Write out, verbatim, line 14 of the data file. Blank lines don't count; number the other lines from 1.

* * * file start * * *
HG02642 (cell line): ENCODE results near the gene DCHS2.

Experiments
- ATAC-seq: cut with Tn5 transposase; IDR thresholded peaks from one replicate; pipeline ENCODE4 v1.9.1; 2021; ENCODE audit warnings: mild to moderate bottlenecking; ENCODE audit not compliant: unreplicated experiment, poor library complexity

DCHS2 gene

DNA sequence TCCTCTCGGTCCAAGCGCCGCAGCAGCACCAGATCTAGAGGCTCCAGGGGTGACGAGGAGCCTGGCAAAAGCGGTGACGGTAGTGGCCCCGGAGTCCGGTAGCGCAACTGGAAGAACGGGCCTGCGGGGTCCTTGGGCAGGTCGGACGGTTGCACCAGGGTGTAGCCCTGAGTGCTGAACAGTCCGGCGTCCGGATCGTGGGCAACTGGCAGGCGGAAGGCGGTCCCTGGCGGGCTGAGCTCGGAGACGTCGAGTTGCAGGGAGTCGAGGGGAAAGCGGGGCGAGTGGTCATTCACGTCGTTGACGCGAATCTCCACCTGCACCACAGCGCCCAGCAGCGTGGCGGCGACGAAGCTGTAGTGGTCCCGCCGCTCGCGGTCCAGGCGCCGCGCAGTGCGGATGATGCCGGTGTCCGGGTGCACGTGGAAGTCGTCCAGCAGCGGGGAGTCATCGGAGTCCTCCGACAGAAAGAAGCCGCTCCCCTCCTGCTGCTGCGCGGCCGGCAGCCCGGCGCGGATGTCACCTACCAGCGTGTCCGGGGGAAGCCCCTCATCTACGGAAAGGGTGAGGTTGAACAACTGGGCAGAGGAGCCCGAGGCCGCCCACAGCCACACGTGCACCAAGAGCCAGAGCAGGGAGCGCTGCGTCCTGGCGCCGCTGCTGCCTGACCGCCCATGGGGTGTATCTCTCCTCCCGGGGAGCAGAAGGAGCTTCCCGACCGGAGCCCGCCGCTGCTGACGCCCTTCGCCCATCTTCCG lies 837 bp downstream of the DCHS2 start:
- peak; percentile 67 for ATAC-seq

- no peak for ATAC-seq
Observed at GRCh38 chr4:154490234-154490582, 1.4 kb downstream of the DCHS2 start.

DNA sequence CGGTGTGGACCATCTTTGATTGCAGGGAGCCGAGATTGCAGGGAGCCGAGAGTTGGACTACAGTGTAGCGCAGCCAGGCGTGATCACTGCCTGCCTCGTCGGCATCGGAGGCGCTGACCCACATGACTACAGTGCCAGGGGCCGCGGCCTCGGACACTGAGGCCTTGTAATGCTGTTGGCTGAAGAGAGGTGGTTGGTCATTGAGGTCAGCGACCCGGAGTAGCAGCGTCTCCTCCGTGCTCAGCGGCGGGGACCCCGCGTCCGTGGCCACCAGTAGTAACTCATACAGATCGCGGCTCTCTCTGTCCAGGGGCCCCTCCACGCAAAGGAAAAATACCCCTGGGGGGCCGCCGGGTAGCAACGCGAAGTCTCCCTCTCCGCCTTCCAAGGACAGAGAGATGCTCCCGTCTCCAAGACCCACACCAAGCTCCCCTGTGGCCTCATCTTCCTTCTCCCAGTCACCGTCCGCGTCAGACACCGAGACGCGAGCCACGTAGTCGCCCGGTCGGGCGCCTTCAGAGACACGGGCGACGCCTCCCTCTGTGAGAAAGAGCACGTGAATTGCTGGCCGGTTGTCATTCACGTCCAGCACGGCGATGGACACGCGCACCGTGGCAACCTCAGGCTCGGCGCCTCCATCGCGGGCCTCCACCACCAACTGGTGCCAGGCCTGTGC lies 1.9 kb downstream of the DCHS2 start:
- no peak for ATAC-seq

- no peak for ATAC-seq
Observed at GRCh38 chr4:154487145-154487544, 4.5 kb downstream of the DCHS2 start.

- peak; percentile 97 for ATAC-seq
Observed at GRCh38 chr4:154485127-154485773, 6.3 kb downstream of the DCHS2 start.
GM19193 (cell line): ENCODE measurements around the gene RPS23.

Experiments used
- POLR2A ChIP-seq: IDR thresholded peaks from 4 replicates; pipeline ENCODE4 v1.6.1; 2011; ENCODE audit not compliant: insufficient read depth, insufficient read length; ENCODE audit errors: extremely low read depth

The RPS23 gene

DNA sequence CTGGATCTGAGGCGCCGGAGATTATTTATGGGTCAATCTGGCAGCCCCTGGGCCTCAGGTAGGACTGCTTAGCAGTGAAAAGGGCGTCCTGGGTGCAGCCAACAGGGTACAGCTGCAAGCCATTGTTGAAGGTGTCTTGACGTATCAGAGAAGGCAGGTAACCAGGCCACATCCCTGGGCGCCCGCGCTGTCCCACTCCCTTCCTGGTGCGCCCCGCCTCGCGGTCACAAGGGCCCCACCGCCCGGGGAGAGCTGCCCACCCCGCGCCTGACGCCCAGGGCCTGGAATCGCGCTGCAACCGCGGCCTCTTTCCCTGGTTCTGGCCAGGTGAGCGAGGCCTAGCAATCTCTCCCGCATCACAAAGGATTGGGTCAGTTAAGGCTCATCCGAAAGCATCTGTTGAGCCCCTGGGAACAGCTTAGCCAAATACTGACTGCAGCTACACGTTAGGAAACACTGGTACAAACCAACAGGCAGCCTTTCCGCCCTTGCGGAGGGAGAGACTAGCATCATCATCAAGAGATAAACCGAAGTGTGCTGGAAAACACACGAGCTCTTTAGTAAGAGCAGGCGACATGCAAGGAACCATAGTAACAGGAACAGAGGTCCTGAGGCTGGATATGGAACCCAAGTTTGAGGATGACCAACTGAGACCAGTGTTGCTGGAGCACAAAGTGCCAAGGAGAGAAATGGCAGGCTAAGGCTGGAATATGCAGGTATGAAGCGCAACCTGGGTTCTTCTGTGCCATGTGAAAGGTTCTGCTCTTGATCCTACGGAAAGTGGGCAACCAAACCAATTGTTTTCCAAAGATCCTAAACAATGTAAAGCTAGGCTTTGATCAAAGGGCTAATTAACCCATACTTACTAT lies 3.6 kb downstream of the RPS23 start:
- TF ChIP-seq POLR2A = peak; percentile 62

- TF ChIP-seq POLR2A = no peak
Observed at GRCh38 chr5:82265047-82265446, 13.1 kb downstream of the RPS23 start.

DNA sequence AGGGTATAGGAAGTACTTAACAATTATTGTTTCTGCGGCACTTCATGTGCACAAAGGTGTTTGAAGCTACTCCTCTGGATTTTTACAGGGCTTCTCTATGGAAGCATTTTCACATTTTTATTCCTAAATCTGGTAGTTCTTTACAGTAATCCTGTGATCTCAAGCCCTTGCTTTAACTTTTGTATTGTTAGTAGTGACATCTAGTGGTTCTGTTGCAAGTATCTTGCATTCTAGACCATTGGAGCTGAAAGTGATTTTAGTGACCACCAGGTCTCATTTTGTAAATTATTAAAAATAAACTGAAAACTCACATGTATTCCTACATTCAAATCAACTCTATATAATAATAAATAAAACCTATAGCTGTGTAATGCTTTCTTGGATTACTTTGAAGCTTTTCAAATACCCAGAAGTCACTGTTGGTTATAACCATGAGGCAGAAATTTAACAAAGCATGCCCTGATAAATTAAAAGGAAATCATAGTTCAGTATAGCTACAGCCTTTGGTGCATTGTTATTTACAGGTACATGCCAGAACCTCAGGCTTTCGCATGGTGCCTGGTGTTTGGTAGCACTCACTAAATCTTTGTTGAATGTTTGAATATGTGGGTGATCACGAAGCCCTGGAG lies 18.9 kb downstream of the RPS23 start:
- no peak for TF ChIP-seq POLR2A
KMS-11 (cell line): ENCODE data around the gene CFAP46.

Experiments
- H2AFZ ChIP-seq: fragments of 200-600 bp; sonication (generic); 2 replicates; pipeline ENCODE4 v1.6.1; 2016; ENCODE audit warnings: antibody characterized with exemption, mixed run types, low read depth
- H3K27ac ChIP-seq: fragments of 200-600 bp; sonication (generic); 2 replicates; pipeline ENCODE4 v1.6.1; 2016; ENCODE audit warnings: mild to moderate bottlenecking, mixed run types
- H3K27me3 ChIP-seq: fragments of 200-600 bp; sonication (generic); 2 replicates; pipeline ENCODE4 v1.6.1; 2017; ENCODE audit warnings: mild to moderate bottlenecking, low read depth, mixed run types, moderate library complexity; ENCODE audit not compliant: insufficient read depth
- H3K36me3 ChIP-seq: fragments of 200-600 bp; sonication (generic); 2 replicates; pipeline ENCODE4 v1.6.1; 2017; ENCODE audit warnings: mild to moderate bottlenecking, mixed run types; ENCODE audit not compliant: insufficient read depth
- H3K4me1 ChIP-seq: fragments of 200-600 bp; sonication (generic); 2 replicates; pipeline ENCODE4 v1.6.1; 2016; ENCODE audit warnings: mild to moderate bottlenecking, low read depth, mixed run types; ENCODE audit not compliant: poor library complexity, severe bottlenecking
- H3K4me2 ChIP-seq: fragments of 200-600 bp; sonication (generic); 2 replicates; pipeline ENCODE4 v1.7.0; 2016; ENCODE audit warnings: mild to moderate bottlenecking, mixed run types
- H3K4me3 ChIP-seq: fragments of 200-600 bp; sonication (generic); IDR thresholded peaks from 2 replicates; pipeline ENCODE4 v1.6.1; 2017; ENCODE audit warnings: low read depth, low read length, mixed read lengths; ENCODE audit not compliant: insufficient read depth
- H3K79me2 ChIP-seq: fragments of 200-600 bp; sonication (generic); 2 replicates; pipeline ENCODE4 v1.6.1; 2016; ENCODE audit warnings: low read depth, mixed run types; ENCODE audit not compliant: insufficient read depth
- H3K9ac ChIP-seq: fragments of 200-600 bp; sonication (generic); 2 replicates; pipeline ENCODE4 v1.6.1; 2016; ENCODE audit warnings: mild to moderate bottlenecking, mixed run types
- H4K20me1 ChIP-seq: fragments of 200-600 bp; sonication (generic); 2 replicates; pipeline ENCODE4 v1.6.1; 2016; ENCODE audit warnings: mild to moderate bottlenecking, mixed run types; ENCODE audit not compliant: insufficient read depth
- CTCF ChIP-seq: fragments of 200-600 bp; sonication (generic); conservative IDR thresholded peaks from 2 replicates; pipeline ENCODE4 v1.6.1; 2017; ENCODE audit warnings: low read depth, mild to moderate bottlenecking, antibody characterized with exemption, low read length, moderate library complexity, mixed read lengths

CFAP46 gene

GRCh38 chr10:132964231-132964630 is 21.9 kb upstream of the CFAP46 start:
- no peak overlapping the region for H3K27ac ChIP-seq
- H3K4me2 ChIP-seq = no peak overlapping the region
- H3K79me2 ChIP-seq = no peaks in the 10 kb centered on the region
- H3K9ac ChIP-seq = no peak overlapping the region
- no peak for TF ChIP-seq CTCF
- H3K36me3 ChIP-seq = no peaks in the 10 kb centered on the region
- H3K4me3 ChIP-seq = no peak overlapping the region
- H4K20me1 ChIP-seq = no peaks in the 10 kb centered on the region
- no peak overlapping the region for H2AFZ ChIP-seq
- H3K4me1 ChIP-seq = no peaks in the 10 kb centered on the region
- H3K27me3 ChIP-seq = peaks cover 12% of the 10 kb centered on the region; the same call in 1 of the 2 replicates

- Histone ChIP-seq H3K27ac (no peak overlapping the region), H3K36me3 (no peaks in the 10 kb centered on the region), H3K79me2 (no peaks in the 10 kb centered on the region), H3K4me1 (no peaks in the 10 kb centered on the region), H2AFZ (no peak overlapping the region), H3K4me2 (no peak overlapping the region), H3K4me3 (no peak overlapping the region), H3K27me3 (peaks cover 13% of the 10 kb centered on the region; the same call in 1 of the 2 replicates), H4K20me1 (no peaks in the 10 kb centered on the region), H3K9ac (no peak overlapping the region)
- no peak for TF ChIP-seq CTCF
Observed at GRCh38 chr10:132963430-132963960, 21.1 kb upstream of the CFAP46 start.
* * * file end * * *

Observed at GRCh38 chr4:154485127-154485773, 6.3 kb downstream of the DCHS2 start.